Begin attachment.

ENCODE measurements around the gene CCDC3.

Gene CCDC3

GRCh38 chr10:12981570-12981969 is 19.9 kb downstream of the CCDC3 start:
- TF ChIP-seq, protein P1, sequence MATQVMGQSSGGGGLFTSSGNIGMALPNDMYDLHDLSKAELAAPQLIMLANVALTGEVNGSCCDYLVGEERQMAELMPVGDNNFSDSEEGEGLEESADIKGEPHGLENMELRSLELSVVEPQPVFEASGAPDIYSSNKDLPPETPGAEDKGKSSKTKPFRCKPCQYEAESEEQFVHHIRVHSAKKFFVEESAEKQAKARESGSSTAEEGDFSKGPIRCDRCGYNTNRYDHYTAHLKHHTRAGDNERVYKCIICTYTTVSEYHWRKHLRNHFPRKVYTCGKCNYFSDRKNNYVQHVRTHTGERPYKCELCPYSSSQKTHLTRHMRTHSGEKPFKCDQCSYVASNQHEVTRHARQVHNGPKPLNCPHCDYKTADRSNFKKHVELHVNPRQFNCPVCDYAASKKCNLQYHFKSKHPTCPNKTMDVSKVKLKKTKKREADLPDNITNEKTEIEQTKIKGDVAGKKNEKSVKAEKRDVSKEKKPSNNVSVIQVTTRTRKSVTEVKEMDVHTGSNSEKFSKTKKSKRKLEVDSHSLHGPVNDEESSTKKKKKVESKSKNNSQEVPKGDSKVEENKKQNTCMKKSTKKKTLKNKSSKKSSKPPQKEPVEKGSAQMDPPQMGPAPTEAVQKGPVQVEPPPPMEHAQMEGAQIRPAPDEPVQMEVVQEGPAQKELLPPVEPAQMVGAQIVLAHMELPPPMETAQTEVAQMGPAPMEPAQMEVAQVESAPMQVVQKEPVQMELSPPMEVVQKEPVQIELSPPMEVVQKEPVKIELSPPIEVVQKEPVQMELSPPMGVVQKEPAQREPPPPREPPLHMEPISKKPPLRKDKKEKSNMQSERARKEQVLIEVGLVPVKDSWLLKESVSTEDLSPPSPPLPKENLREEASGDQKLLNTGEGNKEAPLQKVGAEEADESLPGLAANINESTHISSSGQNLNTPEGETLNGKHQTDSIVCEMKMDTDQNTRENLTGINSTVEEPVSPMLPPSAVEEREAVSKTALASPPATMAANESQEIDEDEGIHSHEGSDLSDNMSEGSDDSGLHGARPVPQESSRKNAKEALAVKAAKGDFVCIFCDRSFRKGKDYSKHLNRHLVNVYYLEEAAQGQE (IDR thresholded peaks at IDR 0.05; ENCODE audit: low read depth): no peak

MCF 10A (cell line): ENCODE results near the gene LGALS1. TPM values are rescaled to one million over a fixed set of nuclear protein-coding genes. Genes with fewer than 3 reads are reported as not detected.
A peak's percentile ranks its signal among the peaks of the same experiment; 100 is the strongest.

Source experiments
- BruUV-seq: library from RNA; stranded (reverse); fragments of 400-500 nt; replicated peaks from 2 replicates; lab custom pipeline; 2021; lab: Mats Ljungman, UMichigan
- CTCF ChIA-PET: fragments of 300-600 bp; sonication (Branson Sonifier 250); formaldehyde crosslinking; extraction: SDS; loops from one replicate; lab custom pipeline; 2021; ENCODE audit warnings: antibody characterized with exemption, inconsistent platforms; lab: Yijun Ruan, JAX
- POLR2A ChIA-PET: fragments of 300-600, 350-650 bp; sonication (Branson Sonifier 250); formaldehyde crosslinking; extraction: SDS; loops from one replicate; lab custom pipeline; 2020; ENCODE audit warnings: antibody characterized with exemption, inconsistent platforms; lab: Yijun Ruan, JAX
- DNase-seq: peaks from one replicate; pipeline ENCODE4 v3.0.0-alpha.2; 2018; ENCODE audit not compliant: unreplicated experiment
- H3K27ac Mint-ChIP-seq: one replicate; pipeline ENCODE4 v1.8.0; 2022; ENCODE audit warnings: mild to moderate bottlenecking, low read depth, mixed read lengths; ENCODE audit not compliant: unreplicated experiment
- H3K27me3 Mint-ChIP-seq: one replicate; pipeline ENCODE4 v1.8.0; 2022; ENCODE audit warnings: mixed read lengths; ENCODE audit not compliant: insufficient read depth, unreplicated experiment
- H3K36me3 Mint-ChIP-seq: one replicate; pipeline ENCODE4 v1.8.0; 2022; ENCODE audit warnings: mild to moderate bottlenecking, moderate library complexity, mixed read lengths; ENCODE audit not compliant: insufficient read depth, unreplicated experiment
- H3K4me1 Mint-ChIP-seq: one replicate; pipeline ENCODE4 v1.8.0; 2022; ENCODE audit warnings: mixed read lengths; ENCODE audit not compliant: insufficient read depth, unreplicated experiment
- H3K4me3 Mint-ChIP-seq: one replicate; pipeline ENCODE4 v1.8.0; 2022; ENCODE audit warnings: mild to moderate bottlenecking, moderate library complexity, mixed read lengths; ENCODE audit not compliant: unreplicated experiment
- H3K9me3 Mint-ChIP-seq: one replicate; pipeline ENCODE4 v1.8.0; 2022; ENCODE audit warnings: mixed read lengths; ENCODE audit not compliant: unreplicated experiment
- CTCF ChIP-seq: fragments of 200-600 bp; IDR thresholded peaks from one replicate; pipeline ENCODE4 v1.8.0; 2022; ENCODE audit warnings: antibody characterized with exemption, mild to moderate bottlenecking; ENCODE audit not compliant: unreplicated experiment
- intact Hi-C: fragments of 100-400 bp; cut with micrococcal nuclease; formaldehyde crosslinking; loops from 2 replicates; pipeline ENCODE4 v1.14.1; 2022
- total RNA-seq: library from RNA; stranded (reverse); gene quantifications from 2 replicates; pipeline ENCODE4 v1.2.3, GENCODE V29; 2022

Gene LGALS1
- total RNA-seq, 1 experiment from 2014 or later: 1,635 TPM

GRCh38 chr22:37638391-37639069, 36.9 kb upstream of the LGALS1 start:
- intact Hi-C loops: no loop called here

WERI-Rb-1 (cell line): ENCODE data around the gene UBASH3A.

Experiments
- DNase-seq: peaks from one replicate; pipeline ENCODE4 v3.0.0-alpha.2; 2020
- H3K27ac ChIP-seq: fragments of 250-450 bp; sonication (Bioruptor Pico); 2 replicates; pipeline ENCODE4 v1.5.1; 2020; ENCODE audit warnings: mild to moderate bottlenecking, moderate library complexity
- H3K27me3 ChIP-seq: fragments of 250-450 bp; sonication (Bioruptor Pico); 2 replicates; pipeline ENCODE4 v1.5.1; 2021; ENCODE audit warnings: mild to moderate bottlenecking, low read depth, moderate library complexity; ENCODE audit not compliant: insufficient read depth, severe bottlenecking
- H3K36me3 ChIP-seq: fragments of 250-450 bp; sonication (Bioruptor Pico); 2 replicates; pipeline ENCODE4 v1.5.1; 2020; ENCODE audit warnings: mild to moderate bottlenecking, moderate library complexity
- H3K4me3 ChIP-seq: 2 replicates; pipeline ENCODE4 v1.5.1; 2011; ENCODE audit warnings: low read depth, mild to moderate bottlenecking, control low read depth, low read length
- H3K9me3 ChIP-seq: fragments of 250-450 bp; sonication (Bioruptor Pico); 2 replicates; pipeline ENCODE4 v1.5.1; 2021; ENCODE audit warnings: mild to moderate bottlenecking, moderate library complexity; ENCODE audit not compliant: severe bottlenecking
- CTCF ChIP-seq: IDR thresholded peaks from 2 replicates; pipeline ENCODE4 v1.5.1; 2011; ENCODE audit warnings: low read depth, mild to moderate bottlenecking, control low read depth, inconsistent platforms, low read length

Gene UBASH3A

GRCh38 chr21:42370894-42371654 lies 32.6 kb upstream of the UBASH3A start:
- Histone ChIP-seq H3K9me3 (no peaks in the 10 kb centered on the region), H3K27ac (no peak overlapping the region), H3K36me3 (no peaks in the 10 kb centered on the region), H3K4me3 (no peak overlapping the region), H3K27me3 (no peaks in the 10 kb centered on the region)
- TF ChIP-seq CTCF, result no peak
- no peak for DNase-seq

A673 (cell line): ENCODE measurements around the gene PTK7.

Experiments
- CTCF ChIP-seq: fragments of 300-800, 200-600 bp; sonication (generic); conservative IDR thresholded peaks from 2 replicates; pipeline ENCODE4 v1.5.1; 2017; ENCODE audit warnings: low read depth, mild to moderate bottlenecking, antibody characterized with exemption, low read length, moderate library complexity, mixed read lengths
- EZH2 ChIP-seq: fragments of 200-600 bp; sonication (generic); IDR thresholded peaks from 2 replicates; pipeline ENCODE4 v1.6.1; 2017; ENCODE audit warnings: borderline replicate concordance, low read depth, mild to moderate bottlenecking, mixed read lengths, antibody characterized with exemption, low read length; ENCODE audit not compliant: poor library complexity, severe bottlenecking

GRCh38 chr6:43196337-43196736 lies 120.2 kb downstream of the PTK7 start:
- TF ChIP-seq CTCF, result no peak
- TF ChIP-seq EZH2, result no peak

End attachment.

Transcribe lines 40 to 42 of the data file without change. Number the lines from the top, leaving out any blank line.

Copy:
Experiments
- CTCF ChIP-seq: fragments of 300-800, 200-600 bp; sonication (generic); conservative IDR thresholded peaks from 2 replicates; pipeline ENCODE4 v1.5.1; 2017; ENCODE audit warnings: low read depth, mild to moderate bottlenecking, antibody characterized with exemption, low read length, moderate library complexity, mixed read lengths
- EZH2 ChIP-seq: fragments of 200-600 bp; sonication (generic); IDR thresholded peaks from 2 replicates; pipeline ENCODE4 v1.6.1; 2017; ENCODE audit warnings: borderline replicate concordance, low read depth, mild to moderate bottlenecking, mixed read lengths, antibody characterized with exemption, low read length; ENCODE audit not compliant: poor library complexity, severe bottlenecking